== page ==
Last Sunday, I mentioned the reality of the horrendous grief and difficult suffering that Christ must have experienced during the time of His bearing our sins upon Himself, and being unable to fellowship with the Heavenly father.
We need to recognize that our wrongdoing, our sin is not undone, but our guilt has been undone, by the sacrifice which Christ was willing to make. He took upon Himself our guilt!

Spared from God’s Wrath

Spared from God’s Wrath

Romans 5:9–10 ESV
9 Since, therefore, we have now been justified by his blood, much more shall we be saved by him from the wrath of God. 10 For if while we were enemies we were reconciled to God by the death of his Son, much more, now that we are reconciled, shall we be saved by his life.
Romans 10:9–10 ESV
9 because, if you confess with your mouth that Jesus is Lord and believe in your heart that God raised him from the dead, you will be saved. 10 For with the heart one believes and is justified, and with the mouth one confesses and is saved.
Romans 5:9 ESV
9 Since, therefore, we have now been justified by his blood, much more shall we be saved by him from the wrath of God.
1 Thessalonians 1:10 ESV
10 and to wait for his Son from heaven, whom he raised from the dead, Jesus who delivers us from the wrath to come.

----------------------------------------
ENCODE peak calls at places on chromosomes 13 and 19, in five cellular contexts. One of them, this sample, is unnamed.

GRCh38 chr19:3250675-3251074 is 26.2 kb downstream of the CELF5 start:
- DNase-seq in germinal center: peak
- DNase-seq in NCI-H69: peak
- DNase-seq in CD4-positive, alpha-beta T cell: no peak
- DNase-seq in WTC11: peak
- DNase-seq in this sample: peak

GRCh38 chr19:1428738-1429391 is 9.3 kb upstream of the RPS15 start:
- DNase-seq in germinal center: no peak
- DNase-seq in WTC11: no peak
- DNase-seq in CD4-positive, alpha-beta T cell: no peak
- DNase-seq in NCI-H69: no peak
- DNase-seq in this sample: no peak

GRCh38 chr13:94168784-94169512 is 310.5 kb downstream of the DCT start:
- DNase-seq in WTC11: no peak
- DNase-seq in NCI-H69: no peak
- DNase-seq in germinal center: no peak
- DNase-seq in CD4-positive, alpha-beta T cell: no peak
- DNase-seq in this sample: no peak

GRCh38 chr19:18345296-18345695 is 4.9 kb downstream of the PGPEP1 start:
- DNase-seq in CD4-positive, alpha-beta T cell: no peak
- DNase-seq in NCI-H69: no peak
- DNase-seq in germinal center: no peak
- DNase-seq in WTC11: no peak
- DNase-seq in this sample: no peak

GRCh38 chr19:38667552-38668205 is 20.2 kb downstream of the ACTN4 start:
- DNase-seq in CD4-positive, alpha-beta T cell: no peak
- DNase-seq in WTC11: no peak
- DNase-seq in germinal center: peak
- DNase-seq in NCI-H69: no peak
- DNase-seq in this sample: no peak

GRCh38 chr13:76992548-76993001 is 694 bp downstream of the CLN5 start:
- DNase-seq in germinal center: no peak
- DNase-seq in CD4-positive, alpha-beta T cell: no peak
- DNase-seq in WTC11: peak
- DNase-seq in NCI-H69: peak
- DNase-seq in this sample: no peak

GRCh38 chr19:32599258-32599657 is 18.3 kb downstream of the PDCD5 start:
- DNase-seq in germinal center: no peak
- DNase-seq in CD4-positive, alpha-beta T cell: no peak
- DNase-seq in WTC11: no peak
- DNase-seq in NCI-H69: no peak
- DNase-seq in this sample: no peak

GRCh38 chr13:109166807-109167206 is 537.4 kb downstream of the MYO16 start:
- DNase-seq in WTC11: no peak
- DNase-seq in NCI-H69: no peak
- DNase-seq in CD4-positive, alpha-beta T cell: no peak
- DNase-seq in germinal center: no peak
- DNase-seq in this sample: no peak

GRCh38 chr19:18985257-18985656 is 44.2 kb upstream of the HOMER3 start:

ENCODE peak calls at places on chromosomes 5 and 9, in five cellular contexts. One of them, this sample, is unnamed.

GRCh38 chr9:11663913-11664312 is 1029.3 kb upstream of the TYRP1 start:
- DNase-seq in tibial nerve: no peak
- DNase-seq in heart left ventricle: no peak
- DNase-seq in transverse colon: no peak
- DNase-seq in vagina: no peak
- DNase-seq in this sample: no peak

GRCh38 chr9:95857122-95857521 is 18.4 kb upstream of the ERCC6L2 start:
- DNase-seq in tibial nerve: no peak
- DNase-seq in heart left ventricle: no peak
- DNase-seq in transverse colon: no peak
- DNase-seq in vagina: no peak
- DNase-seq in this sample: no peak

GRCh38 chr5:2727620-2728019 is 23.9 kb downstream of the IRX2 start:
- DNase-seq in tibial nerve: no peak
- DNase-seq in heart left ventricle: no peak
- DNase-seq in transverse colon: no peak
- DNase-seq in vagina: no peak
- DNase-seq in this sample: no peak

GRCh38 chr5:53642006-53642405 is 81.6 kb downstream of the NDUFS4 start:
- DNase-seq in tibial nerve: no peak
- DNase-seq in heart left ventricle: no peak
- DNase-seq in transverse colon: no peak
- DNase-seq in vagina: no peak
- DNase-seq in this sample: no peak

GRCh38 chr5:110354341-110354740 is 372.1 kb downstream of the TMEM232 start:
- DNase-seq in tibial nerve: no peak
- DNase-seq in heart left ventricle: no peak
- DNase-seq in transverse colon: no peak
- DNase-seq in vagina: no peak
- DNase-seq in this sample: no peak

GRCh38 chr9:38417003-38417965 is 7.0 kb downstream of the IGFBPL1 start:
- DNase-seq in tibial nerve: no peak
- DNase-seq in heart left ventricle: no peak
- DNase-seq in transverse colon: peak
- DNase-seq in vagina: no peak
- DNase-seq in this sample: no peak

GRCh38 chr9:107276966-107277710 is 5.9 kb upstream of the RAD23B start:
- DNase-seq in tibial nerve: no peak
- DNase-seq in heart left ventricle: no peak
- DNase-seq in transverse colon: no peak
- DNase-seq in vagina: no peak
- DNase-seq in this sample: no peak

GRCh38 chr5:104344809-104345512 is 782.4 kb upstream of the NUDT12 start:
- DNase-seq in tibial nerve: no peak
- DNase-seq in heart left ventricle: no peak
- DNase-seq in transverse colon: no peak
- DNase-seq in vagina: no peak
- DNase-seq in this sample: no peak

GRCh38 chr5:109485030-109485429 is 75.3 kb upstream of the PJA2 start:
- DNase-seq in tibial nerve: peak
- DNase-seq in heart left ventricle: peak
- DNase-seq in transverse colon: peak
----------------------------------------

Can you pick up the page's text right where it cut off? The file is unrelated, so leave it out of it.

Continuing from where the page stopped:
Rom

Access to God

Romans 5:1–2 ESV
1 Therefore, since we have been justified by faith, we have peace with God through our Lord Jesus Christ. 2 Through him we have also obtained access by faith into this grace in which we stand, and we rejoice in hope of the glory of God.
Hebrews 10:19–20 ESV
19 Therefore, brothers, since we have confidence to enter the holy places by the blood of Jesus, 20 by the new and living way that he opened for us through the curtain, that is, through his flesh,
,
Rom 5
Charles Spurgeon
“As for us, this gracious forgiveness which they deny touches the chief spring of our soul, and stirs us with a hope of better things; this very grace which they deprecate as though it were immoral, and could not work men towards holiness, is the cause in our soul of hatred to sin, and the source of our hearts’ noblest aspirations after holiness. Moved by gratitude, we long to honour our pardoning God, who, though he be glorious in holiness, is also glorious in grace when he blots out sin. We would fain prove by our lives that we have not in vain received this gift of mercy, by letting all men see that we are now dead to sin, and cannot live any longer therein. Evangelism does not flatter mere morality by making it the rival of Christ, but it is the highest promoter of all that is honest, temperate, and of good report, as our daily conversation shall prove.”
Why? What was the reason that our sins have been forgiven? There may be a number of reasons why God chose to allow Christ to take our sins, upon Himself, in order that we might have forgiveness.
Here though, John identifies one very important reason. This is not the only place in Scripture, where we are told this either.
Look again at
1 John 2:12 ESV
12 I am writing to you, little children, because your sins are forgiven for his name’s sake.

For Christ’s Name Sake

To maintain the good name of Jesus Christ, to maintain His reputation, to uphold the recognition of His Holy, Righteous, Loving and Gracious Character.
God has forgiven our sins:
To accomplish what He had said He would do
To maintain His Holiness,
To maintain His Truthfulness
To maintain His Name’s Worth
Psalm 25:11 ESV
11 For your name’s sake, O Lord, pardon my guilt, for it is great.
Psalm 103:1–3 ESV